Photo © Israel Museum, Jerusalem, by Elie Posner
Efrat Natan
Israeli, born 1947
Swing of the Scythe Sculpture
Lacquered iron
100 x 250 x 300 cm
Purchase, ARTVISION Acquisition Committee
Accession number: B05.1119
The scythe is associated with Efrat Natan’s childhood memories from the kibbutz where she grew up, as well as with the Israeli myth of the pioneer, the hero of the Zionist revolution. Indeed, in many early posters and photographs, the larger-than-life figure of the pioneer is shown energetically swinging a scythe. Like the hammer and sickle, this agricultural imagery symbolized the socialist dream of building a perfect world.

The circular movement in the sculpture brings to mind a rousing hora dance. The hora, which drew the pioneers into a tight circle, expressed the productive and creative power of the group. But the image also contains an element of violence. The sharpened scythe may be an instrument of carnage, perhaps suggesting the medieval legend of the danse macabre in which the doomed are led to the grave by a scythe-bearing Angel of Death, the Grim Reaper. These connotations remind us of the potential for violence and destruction inherent in any idealistic society or utopian vision.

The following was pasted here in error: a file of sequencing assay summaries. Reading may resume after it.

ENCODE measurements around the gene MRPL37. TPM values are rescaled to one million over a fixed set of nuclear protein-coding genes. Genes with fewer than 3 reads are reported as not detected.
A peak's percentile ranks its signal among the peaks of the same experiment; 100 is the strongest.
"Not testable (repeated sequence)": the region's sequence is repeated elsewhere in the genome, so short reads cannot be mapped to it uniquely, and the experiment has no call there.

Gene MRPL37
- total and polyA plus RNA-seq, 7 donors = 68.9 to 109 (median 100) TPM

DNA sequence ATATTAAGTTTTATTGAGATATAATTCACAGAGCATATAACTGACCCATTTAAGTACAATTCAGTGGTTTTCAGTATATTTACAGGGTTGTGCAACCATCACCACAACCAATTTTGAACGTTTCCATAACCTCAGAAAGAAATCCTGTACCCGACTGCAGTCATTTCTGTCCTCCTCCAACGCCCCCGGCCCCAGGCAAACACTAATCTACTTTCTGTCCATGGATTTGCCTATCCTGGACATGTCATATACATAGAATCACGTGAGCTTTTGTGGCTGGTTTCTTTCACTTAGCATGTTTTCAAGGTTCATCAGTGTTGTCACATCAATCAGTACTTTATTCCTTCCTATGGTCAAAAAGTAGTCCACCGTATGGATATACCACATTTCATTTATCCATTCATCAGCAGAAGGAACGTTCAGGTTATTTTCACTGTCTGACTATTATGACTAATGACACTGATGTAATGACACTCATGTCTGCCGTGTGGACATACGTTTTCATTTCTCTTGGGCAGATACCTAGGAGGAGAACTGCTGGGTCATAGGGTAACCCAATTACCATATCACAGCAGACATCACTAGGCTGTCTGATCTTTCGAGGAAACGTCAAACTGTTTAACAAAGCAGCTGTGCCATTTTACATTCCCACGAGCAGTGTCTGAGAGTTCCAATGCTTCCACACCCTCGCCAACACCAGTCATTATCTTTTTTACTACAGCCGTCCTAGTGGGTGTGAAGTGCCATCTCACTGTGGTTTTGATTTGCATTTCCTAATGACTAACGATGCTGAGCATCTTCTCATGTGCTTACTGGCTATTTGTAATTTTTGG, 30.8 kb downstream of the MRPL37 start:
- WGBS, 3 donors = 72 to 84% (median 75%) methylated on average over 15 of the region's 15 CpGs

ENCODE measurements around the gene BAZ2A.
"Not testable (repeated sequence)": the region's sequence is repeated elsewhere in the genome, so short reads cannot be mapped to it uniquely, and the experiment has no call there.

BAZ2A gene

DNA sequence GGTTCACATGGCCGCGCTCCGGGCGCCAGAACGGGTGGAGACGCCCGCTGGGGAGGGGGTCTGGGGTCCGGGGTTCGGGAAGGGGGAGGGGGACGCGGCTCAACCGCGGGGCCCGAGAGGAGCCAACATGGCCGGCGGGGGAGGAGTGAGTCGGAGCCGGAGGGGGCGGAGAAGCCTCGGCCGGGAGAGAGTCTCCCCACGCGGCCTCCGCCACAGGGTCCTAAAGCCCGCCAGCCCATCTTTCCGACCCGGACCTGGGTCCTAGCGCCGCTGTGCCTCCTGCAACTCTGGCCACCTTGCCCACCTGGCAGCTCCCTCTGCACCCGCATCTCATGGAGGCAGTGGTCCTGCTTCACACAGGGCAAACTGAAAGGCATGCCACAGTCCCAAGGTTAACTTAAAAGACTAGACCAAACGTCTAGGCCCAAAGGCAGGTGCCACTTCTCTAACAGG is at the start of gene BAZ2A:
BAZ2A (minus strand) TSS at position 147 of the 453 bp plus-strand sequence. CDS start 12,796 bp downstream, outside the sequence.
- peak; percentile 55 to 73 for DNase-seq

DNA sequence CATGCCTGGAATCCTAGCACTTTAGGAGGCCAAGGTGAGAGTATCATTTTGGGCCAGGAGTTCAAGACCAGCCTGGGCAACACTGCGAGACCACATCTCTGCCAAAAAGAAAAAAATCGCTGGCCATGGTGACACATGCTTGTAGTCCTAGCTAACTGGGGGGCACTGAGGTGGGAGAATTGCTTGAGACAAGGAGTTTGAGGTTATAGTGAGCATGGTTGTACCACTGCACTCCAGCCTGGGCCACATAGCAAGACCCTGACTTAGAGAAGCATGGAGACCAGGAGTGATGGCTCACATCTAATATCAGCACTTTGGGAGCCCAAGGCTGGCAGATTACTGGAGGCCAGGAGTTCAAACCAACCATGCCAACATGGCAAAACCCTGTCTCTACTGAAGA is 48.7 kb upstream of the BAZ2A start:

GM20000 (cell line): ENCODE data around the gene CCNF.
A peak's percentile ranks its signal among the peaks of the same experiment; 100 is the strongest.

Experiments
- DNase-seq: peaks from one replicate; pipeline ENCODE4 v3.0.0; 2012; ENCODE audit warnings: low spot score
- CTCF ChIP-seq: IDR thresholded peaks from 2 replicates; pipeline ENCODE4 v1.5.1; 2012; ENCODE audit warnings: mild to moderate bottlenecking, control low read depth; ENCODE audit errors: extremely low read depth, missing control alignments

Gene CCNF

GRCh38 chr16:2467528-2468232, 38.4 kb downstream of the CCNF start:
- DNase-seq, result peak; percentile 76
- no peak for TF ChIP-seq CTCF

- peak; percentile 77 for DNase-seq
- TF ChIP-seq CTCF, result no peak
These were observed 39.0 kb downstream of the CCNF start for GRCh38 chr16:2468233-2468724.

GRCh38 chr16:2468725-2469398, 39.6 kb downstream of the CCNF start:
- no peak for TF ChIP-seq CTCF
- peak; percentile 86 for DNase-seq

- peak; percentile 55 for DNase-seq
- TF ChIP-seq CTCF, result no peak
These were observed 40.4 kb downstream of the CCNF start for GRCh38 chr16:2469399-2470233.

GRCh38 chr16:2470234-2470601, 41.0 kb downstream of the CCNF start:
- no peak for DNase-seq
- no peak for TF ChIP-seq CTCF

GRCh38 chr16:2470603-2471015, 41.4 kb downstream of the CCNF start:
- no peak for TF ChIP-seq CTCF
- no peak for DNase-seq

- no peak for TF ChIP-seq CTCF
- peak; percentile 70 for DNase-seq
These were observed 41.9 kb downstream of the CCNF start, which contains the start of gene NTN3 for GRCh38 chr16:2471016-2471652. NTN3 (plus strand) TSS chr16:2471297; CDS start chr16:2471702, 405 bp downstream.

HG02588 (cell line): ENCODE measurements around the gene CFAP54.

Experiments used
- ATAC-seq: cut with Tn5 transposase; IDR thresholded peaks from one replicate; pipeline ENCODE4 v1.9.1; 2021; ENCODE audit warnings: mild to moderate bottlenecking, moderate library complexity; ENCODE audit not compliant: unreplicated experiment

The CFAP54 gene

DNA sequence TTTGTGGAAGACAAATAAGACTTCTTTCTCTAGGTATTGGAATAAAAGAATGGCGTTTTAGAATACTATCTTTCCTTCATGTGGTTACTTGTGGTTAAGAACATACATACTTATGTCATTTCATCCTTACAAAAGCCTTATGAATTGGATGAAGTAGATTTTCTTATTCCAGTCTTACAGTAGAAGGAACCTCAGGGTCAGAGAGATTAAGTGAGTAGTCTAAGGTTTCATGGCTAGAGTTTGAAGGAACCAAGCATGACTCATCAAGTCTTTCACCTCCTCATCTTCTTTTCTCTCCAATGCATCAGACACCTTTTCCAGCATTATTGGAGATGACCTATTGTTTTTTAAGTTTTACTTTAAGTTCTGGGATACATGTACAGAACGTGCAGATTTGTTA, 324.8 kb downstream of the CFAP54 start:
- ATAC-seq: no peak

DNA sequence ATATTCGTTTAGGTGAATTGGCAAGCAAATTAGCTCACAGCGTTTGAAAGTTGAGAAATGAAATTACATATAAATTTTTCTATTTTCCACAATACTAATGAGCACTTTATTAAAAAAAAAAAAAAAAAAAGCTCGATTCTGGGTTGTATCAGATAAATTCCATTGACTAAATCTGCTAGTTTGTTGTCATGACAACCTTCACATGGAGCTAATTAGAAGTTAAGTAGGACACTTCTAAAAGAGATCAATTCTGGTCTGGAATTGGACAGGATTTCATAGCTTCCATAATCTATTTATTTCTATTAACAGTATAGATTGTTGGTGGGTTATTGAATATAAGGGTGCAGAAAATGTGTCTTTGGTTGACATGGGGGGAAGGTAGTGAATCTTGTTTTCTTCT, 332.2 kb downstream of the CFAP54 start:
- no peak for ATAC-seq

Kamien-Kazhdan, Adina (ed.), Modernism in Dialogue: 20th-Century Painting and Sculpture in the Israel Museum, The Israel Museum, Jerusalem, 2010
Zalmona, Yigal, 100 Years of Israeli Art, The Israel Museum, Jerusalem, 2010
Coen-Uzzielli, Tania, A Brief History of Humankind: The Exhibition, The Israel Museum, Jerusalem, 2015
Efrat Natan: Whitewash and Tar, The Israel Museum, Jerusalem, 2016

Second Show: Contemporary Art from the Israel Museum, Jerusalem, Mani House, Tel Aviv, 31/05/2009 - 21/11/2009
Permanent Exhibition: Israeli Art, Israel Museum, Jerusalem, Israeli Art Gallery, 26/07/2010 - 10/05/2015
A Brief History of Humankind, Israel Museum, Jerusalem, 01/05/2015 - 02/01/2016
Efrat Natan: Whitewash and Tar, Israel Museum, Jerusalem, 19/04/2016 - 29/10/2016

Digital presentation of this object was made possible by: The Ridgefield Foundation, New York, in memory of Henry J. and Erna D. Leir